1.1 Partitioning of food energy within the animal
Energy gained from food is partitioned for different uses. Gross energy, digestible energy, metabolisable energy and the net energy are all used for different functions.
• Gross energy is the total heat of combustion of a material as determined with a bomb calorimeter-ordinarily expressed as kilocalories per kilogram of feed or mega joule/kg dry matter.
• Roughages have gross energy values comparable concentrates, but the two differ greatly in digestible, metabolizableand net energy values.
• Fat, because of their greater proportion of carbon and hydrogen, yield 2.25 times more gross energy per kg than carbohydrates and protein
• Energy supplied by the food in excess of that needed for maintenance is used for the various forms of production.
• A young growing animal will store energy principally in the protein of its new tissues, a fattening animal stores energy in fat, and a lactating animal will transfer food energy into milk.
• This is that portion of the gross energy of a feed which does not appear in the faeces. It include metabolizable energy as well as the energy of the urine and methane.
• The undigested food nutrient present in faeces can burnt in bomb calorimeter produced enough heat. This means that considerable quantity of heat of the digested food is eliminated in the faeces.
METABOLIZABLE ENERGY (ME)
• It is that portion of gross energy not appearing in the faeces, urine and gases of fermentation (Principally methane).
• It is digestible energy minus energy of the urine and methane. It is comparable energy of TDN minus the energy of the fermentation gases.
• Metabolizable energy = Energy in the food – (Energy lost in faeces + energy lost in combustible gases + energy lost in urine).
• Normally about 8 per cent of the gross energy intake is lost through the methane production.
• Metabolizable energy can also be calculated from the digestible energy by multiplying with 0.82 which means roughly about 18 per cent of the energy is lost through urine and methane.
• ME = DE * 0.82
Factors Affecting the Metabolizable Energy Values of Foods
• Species of animals
• Composition of feed
• Processing of food
• Level of feeding
NET ENERGY (NE)
• This is that portion of metabolizable energy which may be used as needed by the animals for work, growth, fattening, fetal development, milk production, and/or heat production.
• It differs from metabolizable energy in that net energy does not include the heat of fermentation and nutrient metabolism or the heat increment.
• Net energy is not used for heat production unless however and above that from other sources is required to keep the animal warm.
• It is important to understand that of the heat lost by the animal only a part, the heat increment of the food, is truly waste energy which can be regarded as a direct tax on the food energy.
Evaluation of Energy Value of Feed
For expressing the energy value of feeds and requirements of animals, various systems are followed in different countries are as follows :
• Total digestible nutrients (TDN)
• Starch equivalent (SE)
• Gross energy (GE)
• Digestible energy (DE)
• Metabolizable energy (ME)
• Net energy (NE)
TOTAL DIGESTIBLE NUTRIENTS (TDN)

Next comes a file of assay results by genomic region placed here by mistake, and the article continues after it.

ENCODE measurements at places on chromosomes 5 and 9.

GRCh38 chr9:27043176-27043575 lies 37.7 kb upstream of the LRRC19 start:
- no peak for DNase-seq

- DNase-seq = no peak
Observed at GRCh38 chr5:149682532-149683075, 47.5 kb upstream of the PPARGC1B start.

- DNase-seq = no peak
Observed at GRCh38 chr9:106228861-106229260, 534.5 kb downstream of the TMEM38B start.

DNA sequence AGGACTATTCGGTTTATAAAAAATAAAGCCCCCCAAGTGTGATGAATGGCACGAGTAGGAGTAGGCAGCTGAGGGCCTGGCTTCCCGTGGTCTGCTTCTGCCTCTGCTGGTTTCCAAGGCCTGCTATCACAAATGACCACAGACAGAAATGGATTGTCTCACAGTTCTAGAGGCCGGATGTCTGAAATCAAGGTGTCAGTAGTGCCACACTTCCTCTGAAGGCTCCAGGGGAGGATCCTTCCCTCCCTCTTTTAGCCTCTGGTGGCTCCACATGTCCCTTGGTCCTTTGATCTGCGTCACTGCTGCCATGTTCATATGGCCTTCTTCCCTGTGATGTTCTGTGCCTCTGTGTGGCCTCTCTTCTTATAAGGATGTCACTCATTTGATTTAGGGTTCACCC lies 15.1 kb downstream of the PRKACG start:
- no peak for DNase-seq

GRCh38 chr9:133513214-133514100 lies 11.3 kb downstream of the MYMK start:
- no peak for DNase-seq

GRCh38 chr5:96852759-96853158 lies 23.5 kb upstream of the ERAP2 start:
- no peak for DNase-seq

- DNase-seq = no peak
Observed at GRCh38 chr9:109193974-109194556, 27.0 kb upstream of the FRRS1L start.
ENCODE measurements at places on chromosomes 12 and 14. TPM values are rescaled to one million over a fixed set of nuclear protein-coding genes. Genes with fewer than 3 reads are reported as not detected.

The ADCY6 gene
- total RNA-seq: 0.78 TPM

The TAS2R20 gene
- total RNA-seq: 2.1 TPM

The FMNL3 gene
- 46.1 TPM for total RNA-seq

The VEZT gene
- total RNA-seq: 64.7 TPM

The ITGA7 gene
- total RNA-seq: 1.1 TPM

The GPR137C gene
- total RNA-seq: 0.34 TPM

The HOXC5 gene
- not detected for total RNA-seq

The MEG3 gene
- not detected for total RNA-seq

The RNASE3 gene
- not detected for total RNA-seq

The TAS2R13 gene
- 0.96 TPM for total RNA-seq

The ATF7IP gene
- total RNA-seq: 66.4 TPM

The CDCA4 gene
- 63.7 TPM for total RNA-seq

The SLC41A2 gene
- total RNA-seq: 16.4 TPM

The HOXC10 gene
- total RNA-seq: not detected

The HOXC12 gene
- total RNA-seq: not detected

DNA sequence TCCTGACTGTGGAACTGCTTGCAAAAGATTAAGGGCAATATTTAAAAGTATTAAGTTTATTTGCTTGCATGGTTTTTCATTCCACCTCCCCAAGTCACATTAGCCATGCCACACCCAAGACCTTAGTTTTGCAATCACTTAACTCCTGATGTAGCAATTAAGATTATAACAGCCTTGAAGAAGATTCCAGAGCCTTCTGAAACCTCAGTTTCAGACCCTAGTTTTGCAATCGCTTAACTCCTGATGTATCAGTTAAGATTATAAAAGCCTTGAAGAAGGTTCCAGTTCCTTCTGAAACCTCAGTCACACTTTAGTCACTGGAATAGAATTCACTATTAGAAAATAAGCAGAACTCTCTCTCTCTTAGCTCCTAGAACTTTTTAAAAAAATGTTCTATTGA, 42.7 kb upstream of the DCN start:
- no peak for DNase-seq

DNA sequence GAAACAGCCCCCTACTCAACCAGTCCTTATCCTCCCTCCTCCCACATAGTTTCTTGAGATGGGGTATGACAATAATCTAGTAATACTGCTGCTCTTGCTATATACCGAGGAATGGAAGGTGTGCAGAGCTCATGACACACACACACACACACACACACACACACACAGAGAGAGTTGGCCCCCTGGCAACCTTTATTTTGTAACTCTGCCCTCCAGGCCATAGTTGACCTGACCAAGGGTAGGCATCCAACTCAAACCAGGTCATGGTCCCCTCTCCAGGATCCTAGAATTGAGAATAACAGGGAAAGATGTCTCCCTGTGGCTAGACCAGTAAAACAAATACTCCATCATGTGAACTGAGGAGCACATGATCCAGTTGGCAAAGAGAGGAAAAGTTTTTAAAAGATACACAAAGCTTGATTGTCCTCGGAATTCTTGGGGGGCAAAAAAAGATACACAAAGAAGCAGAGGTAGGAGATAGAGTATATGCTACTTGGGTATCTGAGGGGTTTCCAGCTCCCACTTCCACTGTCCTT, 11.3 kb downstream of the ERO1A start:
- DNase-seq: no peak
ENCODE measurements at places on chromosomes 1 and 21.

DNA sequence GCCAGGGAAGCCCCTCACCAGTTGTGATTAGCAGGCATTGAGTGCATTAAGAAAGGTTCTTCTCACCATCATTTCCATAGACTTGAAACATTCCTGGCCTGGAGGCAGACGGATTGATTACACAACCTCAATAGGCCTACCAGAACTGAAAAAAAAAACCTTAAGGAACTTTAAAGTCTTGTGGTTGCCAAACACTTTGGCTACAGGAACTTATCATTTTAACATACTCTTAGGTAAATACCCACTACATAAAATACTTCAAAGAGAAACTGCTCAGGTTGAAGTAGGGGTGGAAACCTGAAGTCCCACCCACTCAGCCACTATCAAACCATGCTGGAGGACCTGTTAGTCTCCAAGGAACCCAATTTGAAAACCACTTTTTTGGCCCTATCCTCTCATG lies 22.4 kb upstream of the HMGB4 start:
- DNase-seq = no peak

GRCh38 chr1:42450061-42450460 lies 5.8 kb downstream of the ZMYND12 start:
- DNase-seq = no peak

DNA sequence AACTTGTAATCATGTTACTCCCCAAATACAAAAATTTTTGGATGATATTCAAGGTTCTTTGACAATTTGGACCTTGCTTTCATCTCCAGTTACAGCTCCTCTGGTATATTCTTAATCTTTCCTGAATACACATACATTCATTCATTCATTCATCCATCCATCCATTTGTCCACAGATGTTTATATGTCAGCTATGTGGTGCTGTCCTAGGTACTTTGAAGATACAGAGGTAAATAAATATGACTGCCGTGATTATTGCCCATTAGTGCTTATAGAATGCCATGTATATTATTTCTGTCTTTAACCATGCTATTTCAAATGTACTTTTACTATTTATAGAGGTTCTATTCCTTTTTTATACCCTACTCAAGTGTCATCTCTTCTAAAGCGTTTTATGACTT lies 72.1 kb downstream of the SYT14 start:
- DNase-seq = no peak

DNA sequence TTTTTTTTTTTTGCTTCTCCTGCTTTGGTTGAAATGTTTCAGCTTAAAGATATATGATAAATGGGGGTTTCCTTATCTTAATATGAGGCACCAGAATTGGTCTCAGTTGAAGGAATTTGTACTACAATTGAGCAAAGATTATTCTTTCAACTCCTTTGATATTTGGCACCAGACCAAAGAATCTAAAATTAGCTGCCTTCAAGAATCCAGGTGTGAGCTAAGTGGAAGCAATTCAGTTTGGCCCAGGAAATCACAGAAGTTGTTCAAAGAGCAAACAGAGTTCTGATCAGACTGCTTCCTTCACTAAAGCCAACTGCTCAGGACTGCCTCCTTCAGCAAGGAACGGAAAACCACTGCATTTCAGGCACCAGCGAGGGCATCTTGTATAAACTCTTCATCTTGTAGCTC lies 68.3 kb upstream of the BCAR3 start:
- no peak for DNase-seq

• TDN is simply a figure which indicates the relative energy values of a feed to an animals.
• It is ordinarily expressed in pounds or kilogram’s or in percent (pound or kg of TDN per 100 pound or kg of feed).
• It is arrived at by adding together the following:
% TDN = % DCP + % DCF + % DNFE + (% DEE* 2.25)
The percentage TDN content of any feed represents energy of heat value of that particular feed.
• Since fat on oxidation provides 2.25 time more energy as compared to carbohydrates, hence the figure is multiple by 2.25.
• The protein in this equation has been included because of the fact that excess of protein eaten by the animals serve as a source of energy to the body.
Limitation of the TDN System
1. It over estimates the value of roughages because more energy spent in chewing of such feeds remains unaccounted.
2. Only the loss in faeces is accounted for in this method.
3. If feeds are high in fat content will some time exceed 100 in percentage of TDN
Factors Affecting the TDN Value of a Feed
• The percentage of the dry matter
• The digestibility of the dry matter
• The amount of mineral matter in the digestible dry matter.
• The amount of fat in the digestible dry matter
• The percentage of the dry matter.
THE STARCH EQUIVALENT
• KelIner, in Germany with steers in a respiration apparatus, measured the values of feeds for productive purposes in terms of starch values, instead of net energy values.
• In this system 1 pound of digestible starch is taken as the net energy unit
• Using the nitrogen-carbon-balance method the starch equivalent can be calculated from the following equation :
SE = (Weight of fat stored per unit of food / Weight of fat stored per unit weight of starch ) *100
• Kellner added pure carbohydrate, protein and fat to a basal maintenance ration to determined the relative amounts of these pure digestible nutrients required to produce a unit of body fat using the nitrogen-carbon-balance method.
• One kg of digestible proteins produces 235 grams of fat
• One kg of digestible starch and cellulose produces 248 grams of fat
• One kg of digestible cane sugar produces 188 grams of fat
• One kg of digestible fat produces 474 to 598 grams of fat
• Taking starch as the unit, the fat producing power of proton, f fats and carbohydrates was then calculated by him as follows :
• One part digestible protein = 235/248 =0.95 starch equivalent (SE)
• One part of digestible fat = 474/248 to 598/248 = 1.91 to 2.41 (SE)
• One part of digestible starch = 248 / 248 = 1.00(SE)